Posted On 2015/06/01 By In Business, News, China Outbound, Face, Fashion, Luxury, Shopping With 452 Views

Wealthy Chinese heading abroad to buy Diamonds

Wealthy Chinese who made their country into the world’s second-biggest market for diamonds are now increasingly travelling abroad to buy the stones, at a time when ostentatious purchases are frowned upon at home.

That’s the view of Tiffany & Co, one of the biggest jewellery outlets, and De Beers, the world’s largest diamond producer, which said sales of the stones have slowed in China.

Revenue from luxury jewellery worldwide is forecast to grow by 8% annually through 2018, according to Paul Gait, a London-based analyst at Sanford C Bernstein & Co. China has been the main engine of demand growth for the diamond industry, with sales expected to double in the next decade, according to Bain & Co, a private equity firm. Now, jewellers there are contending with an anti-graft campaign that’s already dented sales of luxury goods, including premium cognac and high-end watches.

“Patterns of buying by Chinese consumers are changing very fast,” said Bruce Cleaver, head of strategy and corporate affairs at De Beers, a unit of Anglo American. “They travel more, and they buy a tremendous amount more than they used to outside of China.” Xi Jinping, who became China’s president in 2013, is driving the toughest campaign against corruption since the days of Mao Zedong, targeting both high-level elites and people in less powerful positions. He’s seeking to curb a culture of bribery that’s seen as threatening growth. China’s economy is expected to expand 7% this year, the slowest pace since 1990.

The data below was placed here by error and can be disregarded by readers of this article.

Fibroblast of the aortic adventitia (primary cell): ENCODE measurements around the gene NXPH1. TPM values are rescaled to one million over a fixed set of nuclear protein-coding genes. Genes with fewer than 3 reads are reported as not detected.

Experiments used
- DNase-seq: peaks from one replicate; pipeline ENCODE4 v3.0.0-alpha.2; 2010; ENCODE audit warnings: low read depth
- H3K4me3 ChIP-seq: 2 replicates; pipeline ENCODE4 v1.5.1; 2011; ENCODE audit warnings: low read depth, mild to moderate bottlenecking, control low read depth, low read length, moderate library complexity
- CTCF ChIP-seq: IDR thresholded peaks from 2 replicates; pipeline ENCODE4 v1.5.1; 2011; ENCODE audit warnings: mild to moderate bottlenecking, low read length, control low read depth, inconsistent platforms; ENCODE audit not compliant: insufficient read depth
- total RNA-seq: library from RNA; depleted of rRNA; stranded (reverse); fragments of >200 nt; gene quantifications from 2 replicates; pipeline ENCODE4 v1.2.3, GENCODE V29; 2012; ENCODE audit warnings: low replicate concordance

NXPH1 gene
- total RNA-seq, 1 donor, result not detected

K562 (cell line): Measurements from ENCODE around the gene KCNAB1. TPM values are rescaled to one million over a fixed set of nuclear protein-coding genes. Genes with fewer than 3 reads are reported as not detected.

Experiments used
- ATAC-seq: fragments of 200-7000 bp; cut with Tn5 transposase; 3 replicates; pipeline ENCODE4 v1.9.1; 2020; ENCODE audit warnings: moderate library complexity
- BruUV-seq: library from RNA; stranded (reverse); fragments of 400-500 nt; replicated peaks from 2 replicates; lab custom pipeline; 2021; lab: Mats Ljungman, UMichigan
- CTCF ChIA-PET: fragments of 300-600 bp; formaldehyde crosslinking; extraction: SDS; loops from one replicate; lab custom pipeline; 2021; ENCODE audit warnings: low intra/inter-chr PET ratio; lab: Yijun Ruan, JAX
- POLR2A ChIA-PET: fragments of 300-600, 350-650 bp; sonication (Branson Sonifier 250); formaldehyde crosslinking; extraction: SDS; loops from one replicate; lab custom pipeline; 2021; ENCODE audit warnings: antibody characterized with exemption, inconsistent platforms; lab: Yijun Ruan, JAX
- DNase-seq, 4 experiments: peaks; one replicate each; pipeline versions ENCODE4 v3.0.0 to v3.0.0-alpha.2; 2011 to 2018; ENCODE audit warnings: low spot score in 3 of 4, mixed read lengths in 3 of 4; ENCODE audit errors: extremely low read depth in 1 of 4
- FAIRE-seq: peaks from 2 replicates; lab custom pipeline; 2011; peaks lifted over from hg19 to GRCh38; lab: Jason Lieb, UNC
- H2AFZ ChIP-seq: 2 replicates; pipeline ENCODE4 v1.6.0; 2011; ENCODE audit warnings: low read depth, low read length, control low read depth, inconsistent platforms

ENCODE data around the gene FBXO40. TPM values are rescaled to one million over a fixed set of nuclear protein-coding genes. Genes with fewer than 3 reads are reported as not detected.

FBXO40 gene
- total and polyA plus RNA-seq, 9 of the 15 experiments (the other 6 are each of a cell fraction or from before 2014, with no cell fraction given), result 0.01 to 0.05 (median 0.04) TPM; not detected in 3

The crackdown doesn’t “stop husbands and wives giving gifts to each other,” according to Cleaver. Instead it may have a chilling effect on those “who don’t want to be seen to be too ostentatious,” he said. The result: “a little less footfall in the Tier One cities in our stores.” Other factors may also be involved. The weak euro makes vacation shopping in places like Paris, where De Beers has two outlets, much more attractive, he said.

Meanwhile, Tiffany is seeing the same trend, according to Mark Aaron, vice-president of investor relations.

“We continued to experience softness in Hong Kong and Macau as we believe some Chinese tourists have been travelling to and shopping in other regions,” Aaron said during a conference call with reporters on Wednesday.

De Beers’s retail stores are a joint venture with the French luxury-goods company LVMH Moet Hennessy Louis Vuitton SE, and offer high-end jewellery that can fetch tens of thousands of dollars or more. There are six in China and 66 worldwide.


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Sources:

Article: Gulf Times / Image: Rollan Budi